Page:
New Zealand Party Pushes For a Moratorium on Fracking and Deep Sea Oil Extraction


New Zealand Party Pushes For a Moratorium on Fracking and Deep Sea Oil Extraction A political party in New Zealand is pushing for a moratorium on some mining and energy industry practices such as hydraulic fracturing, undersea and deep-sea extraction and oil waste disposal.

In its environment policy that was published on Sunday, the Internet Party also wants to promote the “absolute right” of the citizens to demonstrate at the sea in protest against deep-sea oil production, reported the New Zealand Herald.

“National has been pushing New Zealand towards a greater dependence on the extractive industries at a time when climate change and land and water protection demand the opposite,” said Laila Harre, the internet Party leader.”We will place moratoria on the hydraulic fracturing of oil and gas wells, and deep-sea drilling. The direct safety risks of these industries have not been adequately investigated or managed.


Ms. Harre said that the cost associated with an accident such as an oil spill to the coastal and marine environment would be too steep. The Internet Party is also seeking to overturn the ban on holding protests opposing deep sea oil exploration. The Internet Party also supports the Green Party’s proposal to introduce carbon tax as the first step for policy negotiations after the elections.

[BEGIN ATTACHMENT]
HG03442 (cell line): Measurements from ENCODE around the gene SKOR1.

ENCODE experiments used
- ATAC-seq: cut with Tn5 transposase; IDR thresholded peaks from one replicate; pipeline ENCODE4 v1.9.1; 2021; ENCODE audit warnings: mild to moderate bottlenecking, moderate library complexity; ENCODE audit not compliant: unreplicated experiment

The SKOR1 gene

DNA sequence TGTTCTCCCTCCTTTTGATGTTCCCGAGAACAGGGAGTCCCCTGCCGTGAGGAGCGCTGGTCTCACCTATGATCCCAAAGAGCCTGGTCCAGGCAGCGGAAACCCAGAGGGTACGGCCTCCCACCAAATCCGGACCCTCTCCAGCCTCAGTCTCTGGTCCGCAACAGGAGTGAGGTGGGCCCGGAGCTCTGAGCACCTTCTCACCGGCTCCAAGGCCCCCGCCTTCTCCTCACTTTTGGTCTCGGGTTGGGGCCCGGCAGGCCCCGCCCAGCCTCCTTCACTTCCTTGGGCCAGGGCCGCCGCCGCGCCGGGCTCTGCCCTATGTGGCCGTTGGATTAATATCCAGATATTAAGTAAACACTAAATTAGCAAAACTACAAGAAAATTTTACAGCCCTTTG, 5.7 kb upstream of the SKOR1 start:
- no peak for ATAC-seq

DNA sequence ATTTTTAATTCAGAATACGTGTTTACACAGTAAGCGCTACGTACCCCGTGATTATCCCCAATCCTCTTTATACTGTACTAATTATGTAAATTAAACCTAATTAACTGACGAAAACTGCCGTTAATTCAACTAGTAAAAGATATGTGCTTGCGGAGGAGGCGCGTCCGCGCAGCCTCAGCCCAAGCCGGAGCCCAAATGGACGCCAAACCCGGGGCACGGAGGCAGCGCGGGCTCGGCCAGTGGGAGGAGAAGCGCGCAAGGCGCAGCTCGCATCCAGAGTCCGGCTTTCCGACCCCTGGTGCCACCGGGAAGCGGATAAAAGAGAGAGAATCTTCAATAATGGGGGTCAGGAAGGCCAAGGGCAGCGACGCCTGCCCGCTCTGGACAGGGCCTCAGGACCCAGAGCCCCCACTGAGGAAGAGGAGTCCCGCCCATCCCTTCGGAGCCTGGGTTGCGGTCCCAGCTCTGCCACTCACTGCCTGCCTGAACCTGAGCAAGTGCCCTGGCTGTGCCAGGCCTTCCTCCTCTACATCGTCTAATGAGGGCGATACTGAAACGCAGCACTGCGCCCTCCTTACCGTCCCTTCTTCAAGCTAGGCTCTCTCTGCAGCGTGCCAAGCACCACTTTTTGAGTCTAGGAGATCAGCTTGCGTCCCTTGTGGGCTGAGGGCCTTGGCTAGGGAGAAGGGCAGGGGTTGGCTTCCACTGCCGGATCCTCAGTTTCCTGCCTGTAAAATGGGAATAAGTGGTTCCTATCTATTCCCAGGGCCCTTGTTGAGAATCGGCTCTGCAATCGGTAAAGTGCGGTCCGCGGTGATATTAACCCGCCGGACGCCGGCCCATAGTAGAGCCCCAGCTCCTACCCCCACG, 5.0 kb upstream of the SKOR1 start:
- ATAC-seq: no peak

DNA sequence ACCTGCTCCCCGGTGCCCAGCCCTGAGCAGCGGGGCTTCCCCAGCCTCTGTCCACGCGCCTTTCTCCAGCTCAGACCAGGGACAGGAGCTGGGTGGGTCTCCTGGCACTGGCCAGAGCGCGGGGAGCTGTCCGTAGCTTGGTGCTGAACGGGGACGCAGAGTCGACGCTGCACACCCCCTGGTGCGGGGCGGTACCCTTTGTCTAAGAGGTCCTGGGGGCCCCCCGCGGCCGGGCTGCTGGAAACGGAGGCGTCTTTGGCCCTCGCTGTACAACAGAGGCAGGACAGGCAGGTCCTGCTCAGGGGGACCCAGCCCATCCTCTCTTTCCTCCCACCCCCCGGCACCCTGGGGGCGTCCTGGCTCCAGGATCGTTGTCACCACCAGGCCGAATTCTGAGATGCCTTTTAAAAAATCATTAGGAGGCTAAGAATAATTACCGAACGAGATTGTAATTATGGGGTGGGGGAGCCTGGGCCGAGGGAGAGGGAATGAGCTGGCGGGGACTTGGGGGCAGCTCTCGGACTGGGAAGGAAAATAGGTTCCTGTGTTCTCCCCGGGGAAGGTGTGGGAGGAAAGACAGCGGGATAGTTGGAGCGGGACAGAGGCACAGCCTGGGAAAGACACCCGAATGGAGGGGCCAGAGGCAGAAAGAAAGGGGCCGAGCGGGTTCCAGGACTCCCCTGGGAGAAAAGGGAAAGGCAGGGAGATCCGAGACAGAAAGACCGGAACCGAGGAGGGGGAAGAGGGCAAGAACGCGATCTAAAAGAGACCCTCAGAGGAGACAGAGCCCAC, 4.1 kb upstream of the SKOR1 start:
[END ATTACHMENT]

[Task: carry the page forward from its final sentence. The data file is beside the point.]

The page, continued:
However, the party said it wasn’t convinced of the viability of the proposal to spread all the revenue raised via the carbon taxes to every household.

In a separate report, energy firms Collier Resources Company and the Dan A. Hughes Oil Company agreed on Friday to end their lease agreement to drill exploratory wells in Naples, Florida. However, the agreement leaves out the Collier Hogan 20-3H well, which is adjacent to the Corkscrew Swamp Sanctuary. Hughes Oil abandoned plans to drill near the Golden Gate Estates Development. To register for a free 2-week subscription to ForexMinute Premium Plan, visit

To contact the reporter of this story; Jonathan Millet at